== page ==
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Feb 23, 2011 11:09 AMPublication: The Southampton Press

Freedom Rider Celebrates 50 Year Anniversary

Feb 23, 2011 11:09 AM

Southampton resident Bob Zellner never imagined he would be sitting down at a country store in Alabama eating breakfast with Sonny Kyle Livingston, a Ku Klux Klan member who—exactly 50 years ago—threatened to kill him.

But that’s just where he found himself last week, in preparation for an appearance on Oprah Winfrey’s television show to mark the 50th anniversary of the civil rights movement’s Freedom Rides.

“It was strange, to say the least,” Mr. Zellner said on Tuesday, “especially when the policeman who was with him said that Sonny Kyle never goes anywhere unarmed. That’s the point [when] he pulled out his pistol. That was a little hairy.”

It is safe to say that Mr. Livingston, who is infamous for being photographed hitting a black woman over the head with a baseball bat during the heart of the civil rights movement, did not remember Mr. Zellner or recognize his role as a Freedom Rider, one of the many activists who rode interstate buses and trains into the segregated South to test two U.S. Supreme Court decisions that outlawed the segregation of interstate travel facilities. They were often met with racism and brutal violence—some of it committed by Mr. Livingston—and usually jailed.

The first Freedom Ride left from Washington, D.C., on May 4, 1961. Exactly 50 years later, ABC’s “The Oprah Winfrey Show” will air a Freedom Ride anniversary show, featuring Mr. Zellner and footage from his interview with Mr. Livingston. From February 13 to 15, two producers followed Mr. Zellner around Montgomery, Alabama, taping his interviews with Klansmen and police officers—some reformed since their violent encounters with the Freedom Riders, some not.

“It was exhilarating being back,” said Mr. Zellner, a native of Alabama. “One of the Klansmen we talked to said, ‘I’ve come to see that Bob was right and I was wrong.’”

Several of Mr. Zellner’s interview subjects have been asked to attend the final taping of the anniversary show in Chicago on April 28, which will round up some of the 250 Freedom Riders for a reunion, he said.

“Another couple I talked to in Alabama, who have been invited, broke down into tears and said they regretted throwing a fire bomb into one of the buses all of their lives,” he said. “They had gotten over their racism and wanted to apologize by meeting some of the Freedom Riders.”

Through the end of May, the 71-year-old Mr. Zellner is booked solid with a lecture series that will take him as far as France and Germany, intermingled with several reunions and tours—all commemorating the anniversary of the first Freedom Ride.

After all, Mr. Zellner was there. On that fateful day in May, Mr. Zellner and several of his classmates from Huntingdon College infiltrated a swarming, angry mob to protect the Freedom Riders on a bus arriving in Montgomery. At its peak, the crowd swelled to 1,000 people, he said.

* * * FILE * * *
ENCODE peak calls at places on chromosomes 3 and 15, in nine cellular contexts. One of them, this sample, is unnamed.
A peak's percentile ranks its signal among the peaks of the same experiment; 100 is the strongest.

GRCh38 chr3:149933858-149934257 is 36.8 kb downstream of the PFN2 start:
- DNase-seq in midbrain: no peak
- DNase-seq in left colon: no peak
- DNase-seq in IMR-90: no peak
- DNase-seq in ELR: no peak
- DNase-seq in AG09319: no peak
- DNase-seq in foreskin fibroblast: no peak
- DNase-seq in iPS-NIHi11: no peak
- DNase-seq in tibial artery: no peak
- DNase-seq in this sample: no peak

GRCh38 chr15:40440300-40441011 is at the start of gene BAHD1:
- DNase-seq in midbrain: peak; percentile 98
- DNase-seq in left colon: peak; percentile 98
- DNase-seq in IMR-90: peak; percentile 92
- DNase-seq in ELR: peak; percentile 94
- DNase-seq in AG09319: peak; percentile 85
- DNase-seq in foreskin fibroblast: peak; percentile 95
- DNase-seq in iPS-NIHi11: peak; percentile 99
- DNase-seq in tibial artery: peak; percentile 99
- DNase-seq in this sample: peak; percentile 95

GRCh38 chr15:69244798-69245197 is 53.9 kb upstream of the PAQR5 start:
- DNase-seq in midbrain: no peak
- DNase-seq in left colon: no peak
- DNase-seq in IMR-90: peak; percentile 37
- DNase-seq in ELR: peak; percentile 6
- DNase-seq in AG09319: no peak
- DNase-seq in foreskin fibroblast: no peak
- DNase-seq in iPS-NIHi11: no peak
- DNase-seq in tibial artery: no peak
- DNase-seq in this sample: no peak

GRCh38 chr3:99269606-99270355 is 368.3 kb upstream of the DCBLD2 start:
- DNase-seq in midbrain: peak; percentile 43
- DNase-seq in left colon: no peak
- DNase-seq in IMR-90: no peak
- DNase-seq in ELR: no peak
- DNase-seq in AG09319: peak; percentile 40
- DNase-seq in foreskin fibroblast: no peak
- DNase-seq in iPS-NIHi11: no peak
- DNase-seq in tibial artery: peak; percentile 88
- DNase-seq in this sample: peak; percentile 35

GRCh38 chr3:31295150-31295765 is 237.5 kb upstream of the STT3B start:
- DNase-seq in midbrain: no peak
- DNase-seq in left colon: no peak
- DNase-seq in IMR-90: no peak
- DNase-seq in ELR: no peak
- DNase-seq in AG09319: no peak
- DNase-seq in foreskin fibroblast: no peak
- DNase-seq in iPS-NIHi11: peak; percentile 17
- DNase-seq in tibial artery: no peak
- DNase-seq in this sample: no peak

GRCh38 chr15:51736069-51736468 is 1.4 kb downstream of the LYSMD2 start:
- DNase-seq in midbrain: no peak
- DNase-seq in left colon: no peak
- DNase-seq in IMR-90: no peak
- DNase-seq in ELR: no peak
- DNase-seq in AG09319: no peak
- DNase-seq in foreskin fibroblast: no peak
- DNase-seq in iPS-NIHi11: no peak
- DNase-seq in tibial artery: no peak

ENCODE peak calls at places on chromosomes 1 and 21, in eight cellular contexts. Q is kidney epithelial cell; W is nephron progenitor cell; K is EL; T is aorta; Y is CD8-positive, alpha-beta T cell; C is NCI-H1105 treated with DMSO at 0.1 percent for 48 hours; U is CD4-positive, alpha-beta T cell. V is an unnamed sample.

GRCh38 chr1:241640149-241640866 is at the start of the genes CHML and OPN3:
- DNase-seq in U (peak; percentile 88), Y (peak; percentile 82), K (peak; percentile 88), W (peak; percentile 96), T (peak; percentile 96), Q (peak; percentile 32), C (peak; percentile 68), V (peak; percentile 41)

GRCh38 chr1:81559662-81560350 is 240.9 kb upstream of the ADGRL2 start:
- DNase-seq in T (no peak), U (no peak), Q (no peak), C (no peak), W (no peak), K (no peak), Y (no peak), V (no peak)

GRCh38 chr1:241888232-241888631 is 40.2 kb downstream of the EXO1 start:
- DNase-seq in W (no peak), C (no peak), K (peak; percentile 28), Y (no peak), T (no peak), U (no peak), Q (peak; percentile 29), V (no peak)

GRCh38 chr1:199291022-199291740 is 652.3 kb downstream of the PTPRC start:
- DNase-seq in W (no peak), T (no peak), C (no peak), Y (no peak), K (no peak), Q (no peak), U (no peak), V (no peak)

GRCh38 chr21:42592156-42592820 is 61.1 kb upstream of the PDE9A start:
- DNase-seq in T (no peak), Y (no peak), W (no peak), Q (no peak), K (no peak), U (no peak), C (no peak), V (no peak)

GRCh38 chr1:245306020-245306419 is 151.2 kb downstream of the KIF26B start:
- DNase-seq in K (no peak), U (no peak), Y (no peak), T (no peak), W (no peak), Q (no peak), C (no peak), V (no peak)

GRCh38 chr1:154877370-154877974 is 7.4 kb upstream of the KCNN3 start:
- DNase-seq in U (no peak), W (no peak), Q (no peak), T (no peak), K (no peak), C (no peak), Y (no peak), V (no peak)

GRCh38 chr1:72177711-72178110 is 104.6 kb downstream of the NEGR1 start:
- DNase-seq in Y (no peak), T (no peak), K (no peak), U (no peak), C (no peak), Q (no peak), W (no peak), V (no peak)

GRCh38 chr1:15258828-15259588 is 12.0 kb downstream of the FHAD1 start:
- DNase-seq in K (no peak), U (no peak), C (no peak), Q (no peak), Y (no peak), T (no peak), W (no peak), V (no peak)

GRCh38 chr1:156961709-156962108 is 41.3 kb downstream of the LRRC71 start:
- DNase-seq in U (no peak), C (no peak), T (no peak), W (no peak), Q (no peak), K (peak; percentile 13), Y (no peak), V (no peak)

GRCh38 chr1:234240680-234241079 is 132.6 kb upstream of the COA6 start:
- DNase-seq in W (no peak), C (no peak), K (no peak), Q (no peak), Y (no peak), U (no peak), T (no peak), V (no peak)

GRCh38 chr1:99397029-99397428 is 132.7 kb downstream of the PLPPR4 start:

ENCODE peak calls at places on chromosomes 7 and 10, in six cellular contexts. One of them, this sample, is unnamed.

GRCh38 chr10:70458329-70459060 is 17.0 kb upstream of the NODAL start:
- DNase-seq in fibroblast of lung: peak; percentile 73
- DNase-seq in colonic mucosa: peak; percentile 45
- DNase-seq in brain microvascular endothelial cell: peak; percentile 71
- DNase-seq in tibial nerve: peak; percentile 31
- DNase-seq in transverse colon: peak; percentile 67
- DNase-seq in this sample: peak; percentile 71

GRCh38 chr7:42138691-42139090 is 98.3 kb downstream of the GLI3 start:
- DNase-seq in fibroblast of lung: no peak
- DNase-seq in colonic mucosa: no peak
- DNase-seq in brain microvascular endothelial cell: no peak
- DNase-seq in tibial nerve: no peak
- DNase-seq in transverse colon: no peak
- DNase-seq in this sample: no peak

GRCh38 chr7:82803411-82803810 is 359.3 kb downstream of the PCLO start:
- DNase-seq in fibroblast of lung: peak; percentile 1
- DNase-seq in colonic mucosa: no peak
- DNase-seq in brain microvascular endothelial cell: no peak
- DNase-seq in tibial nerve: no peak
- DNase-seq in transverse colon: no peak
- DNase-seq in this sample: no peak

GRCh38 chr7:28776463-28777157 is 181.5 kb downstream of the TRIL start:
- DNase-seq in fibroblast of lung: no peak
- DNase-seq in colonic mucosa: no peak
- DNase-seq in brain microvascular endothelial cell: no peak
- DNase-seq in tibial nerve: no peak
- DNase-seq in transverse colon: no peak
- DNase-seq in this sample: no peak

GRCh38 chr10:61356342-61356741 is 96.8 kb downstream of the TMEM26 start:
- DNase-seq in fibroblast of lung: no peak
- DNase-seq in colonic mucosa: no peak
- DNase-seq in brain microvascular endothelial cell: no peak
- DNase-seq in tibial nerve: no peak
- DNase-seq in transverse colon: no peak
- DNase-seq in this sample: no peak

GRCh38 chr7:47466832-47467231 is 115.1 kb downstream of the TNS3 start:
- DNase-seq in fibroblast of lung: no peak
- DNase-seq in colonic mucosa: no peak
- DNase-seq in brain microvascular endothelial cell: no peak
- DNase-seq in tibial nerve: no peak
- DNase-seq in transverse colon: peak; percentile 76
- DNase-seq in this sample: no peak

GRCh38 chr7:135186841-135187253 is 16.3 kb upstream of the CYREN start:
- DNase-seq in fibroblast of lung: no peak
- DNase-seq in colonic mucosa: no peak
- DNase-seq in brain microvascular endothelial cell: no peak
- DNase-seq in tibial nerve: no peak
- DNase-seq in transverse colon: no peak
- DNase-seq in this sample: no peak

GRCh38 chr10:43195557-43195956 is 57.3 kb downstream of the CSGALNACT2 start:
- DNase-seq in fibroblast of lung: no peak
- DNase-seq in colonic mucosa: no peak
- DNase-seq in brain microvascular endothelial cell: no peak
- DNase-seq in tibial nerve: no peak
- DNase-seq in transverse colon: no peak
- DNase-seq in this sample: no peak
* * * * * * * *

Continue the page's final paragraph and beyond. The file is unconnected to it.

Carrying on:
“The Klan stopped the bus, blew out the tires and burned the bus up with the Freedom Riders on board,” Mr. Zellner remembered. “Everybody escaped, but some were really injured for life. It was such a murderous mob that they were really attempting to kill the Freedom Riders, attacking them with bricks, leaving some for dead in the streets.”

That September, after he graduated, he joined the staff of the Student Nonviolent Coordinating Committee as its field secretary, landing him a seat in the last Freedom Ride: a train traveling from Atlanta to Albany, Georgia, in December 1961. He was jailed, just one of his 18 arrests throughout seven states. “This movement was the greatest thing that could ever exist,” he said.

The grandson and son of Klansmen, Mr. Zellner was raised in East Brewton, Alabama—a small town separated from Brewton by Murder Creek. “It was one of the lower rungs of hell,” he recalled. “Everyone always told me when I was growing up that I was on the wrong side of Murder Creek.”

The jab inspired the title for his memoir, “The Wrong Side of Murder Creek,” which was published in 2008 and is now the inspiration behind a Spike Lee-backed film, tentatively titled “Son of the South,” that will depict portions of Mr. Zellner’s life growing up in Alabama and battling racism.

Mr. Zellner was the first member of his family to officially break away from the Klan, he said. “My cousin told me at my grandmother’s funeral that if we weren’t there at that moment, he would kill me,” he recalled. “I said, ‘Charles, we’re cousins,’ and he said, ‘Yes, and I would kill you.’”

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Extraordinary story, extraordinary man. I've heard him speak and the stories he tells are hair raising and deeply thought provoking. He's very graciously spoken to classes in our schools over the years and the kids were riveted by what he had to tell them in his soft spoken way.
By goldenrod (505), southampton on Feb 27, 11 12:17 PM
Please tell me how I can find out what time the show on FREEDOM RIDERS will be on May 4, the Oprah Winfrey Show. I have been searching for 2 hours on Google. No luck.

I searched for an hour on her web site at www.oprah.com where I found no schedule. Then, I

searched on channel 279, which is DIRECTV on my menu of shows and did not find anything on May 4th. I also searched:


and did ...more
By Joy@EndAllViolence (1), Phoenix on May 1, 11 6:18 PM
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